ATHENS (Reuters) - Prime Minister Alexis Tsipras said on Wednesday that Greece was close to concluding a deal with lenders on a multi-billion-euro bailout, which he said would end doubts over its place in the euro zone.
The comments were the latest in a series of unusually upbeat assessments by Greek and European officials of progress in talks towards up to 86 billion euros ($93.6 billion) in fresh loans to stave off the country’s financial ruin and economic collapse.
“We are in the final stretch,” Tsipras said. “Despite the difficulties we are facing we hope this agreement can end uncertainty on the future of Greece.”
An accord must be settled -- or a bridge loan agreed -- by Aug. 20, when a 3.5 billion euro debt payment to the European Central Bank falls due.
Both sides have said such a deal is possible, although the European Commission described the target as ambitious, suggesting much remains to be done.
Discussions between Greece and representatives from the International Monetary Fund, European Central Bank, European Commission and the euro zone’s bailout fund, the European Stability Mechanism, started in the last week of July.
Tsipras, who was visiting the agriculture ministry, said the process should also potentially include the European Parliament, indirectly alluding to past complaints over the legitimacy of demands from lenders.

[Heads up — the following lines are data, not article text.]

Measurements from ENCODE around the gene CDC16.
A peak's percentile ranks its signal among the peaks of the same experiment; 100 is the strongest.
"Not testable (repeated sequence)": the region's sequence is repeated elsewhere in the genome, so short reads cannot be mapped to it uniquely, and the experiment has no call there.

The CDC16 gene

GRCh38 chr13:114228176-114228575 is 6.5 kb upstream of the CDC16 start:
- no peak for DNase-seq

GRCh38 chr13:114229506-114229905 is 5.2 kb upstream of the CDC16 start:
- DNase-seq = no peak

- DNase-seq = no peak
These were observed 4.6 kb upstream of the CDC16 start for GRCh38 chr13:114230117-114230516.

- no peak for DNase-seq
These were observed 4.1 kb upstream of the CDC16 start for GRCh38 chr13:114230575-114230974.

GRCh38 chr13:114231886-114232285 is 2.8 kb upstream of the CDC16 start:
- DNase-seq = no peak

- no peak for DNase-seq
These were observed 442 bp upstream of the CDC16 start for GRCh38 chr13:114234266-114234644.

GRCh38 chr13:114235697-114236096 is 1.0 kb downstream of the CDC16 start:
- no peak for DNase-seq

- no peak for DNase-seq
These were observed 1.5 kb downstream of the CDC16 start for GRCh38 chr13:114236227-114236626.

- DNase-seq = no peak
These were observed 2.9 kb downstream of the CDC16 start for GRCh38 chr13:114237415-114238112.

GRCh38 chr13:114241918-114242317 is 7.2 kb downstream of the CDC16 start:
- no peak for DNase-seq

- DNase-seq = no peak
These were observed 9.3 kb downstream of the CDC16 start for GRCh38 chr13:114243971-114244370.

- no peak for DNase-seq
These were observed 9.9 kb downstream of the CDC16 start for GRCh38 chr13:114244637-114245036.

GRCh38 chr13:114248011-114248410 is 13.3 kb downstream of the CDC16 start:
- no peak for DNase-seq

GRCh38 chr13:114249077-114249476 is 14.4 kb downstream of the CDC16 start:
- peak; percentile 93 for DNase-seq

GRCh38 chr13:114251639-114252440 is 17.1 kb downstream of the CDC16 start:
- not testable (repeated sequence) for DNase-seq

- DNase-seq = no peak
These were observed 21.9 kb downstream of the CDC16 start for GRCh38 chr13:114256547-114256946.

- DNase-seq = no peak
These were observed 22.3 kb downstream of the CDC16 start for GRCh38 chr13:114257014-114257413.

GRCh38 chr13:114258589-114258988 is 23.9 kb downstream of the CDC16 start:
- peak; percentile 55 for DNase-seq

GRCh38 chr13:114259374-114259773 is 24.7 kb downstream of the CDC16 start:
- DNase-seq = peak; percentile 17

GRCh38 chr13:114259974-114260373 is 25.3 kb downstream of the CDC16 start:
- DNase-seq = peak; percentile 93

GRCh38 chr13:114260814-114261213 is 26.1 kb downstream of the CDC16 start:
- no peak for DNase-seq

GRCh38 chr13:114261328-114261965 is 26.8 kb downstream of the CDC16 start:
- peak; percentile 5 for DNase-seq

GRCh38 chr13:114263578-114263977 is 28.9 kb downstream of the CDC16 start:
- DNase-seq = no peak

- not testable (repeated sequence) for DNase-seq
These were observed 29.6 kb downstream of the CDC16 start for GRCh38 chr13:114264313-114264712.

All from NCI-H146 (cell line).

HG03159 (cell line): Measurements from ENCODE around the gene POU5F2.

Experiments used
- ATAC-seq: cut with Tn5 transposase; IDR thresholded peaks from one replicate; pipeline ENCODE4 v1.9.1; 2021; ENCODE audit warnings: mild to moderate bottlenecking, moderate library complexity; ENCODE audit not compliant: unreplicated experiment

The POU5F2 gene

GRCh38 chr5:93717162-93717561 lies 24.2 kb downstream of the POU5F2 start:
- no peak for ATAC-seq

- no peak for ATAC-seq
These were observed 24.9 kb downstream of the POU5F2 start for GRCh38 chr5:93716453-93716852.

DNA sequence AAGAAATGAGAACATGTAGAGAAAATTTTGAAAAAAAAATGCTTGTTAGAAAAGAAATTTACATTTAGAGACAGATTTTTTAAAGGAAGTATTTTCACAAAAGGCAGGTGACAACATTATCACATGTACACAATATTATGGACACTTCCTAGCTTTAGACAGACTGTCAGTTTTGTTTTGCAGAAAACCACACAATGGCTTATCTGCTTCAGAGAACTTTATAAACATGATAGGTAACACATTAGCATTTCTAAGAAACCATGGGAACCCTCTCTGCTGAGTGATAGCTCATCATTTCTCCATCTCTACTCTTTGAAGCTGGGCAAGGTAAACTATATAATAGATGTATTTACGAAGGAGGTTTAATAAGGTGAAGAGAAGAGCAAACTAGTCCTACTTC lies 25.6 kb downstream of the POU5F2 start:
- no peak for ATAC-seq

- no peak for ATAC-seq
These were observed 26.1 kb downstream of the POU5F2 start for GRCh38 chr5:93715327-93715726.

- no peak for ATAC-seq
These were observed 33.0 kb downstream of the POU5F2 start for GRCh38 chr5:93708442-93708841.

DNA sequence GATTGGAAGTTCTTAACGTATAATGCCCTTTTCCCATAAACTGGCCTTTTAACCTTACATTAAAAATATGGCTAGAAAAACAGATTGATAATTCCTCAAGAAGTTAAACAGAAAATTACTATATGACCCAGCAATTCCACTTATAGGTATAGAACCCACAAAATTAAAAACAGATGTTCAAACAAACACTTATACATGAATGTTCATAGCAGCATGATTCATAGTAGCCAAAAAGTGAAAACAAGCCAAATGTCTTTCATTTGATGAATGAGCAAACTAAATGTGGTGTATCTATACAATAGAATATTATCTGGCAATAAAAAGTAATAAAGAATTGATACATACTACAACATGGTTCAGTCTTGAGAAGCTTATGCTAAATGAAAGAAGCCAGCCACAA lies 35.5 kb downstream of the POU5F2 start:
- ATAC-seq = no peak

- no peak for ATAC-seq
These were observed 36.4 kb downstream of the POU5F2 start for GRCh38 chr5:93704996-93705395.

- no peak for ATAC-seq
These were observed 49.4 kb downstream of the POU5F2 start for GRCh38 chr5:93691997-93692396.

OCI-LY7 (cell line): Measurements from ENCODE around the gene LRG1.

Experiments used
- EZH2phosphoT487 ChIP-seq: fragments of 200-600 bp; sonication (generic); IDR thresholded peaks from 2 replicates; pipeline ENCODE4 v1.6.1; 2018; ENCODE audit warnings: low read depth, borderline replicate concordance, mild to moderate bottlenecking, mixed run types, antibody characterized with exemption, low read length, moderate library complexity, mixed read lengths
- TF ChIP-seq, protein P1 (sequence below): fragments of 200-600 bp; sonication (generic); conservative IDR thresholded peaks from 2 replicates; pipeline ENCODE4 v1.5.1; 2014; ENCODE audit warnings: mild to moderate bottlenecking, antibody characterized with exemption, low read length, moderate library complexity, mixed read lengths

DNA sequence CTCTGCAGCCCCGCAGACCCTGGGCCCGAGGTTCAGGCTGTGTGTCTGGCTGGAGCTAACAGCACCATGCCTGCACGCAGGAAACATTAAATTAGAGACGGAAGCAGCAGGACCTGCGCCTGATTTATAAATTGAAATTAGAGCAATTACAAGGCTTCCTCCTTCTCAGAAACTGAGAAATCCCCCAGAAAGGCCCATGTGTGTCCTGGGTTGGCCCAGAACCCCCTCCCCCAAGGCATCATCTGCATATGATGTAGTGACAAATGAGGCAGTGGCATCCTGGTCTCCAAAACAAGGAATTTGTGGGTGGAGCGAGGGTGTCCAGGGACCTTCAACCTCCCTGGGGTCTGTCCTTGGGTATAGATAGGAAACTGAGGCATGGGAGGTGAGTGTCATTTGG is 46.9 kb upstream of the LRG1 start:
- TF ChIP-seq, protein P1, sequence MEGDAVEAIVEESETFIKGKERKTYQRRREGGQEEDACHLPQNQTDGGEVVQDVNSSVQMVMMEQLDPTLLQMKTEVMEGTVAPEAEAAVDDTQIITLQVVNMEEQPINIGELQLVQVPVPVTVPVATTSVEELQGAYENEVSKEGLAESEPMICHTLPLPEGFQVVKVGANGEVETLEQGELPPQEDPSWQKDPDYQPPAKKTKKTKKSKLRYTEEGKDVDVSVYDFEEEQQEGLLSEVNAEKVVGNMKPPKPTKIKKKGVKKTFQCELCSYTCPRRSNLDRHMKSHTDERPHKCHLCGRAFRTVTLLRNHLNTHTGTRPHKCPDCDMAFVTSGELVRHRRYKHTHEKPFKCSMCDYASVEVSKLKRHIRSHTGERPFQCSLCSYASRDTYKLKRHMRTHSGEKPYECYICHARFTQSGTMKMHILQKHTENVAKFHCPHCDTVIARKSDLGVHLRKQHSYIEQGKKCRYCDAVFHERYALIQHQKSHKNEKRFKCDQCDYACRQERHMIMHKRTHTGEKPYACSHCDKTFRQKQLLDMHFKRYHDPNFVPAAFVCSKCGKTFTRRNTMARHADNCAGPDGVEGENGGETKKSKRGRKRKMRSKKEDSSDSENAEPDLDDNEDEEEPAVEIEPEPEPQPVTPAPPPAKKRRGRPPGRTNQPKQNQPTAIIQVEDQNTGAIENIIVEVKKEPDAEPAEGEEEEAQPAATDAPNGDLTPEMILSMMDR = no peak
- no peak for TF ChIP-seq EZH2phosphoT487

“It should at some point be under the control and monitoring of the European Parliament, a democratic institution which has accountability,” Tsipras said.
Over the next two weeks Greece must conclude the bailout, or at least secure a bridge loan such as the one last month to cover its immediate financing needs.Greek officials say the country wants a full bailout immediately rather than a bridge loan.
“We will not accept new prior actions (reform conditions in place) in order to have a small bridge loan,” said Nikos Filis, parliamentary spokesman for Tsipras’s Syriza party.
“We want one final deal to be signed and then we will see what is needed to have a disbursement of 25 billion euros as the first instalment.”
Agreements have already been reached on pensions, including only changing conditions for those eligible after last June.
Talks on privatizations have been held up over what Finance Minister Euclid Tsakalotos says is a minor issue, essentially over whether a new or existing agency should deal with tenders already agreed.
On one of the trickier questions, that of bank recapitalization, Tsakalotos said on Wednesday that Greece and its international lenders both wanted it agreed before year-end, a move that would avoid new rules forcing large depositors to pay for some of it.
The European Union estimates that the Greek banking sector will need anything from 10 billion euros to 25 billion euros, but the exact amount needed would depend on the results of stress tests and asset-quality reviews.
The poor financing of Greek banks and the prospect of recapitalization, which would hurt existing shareholders, have sent the stock market’s bank index .FTATBNK tumbling 63 percent in the three sessions since Monday’s open.
Greek media has reported that up to 10 billion euros of a first tranche of bailout aid -- assuming one is agreed -- could be channeled to the banks.
Editing by Jeremy Gaunt and Gareth Jones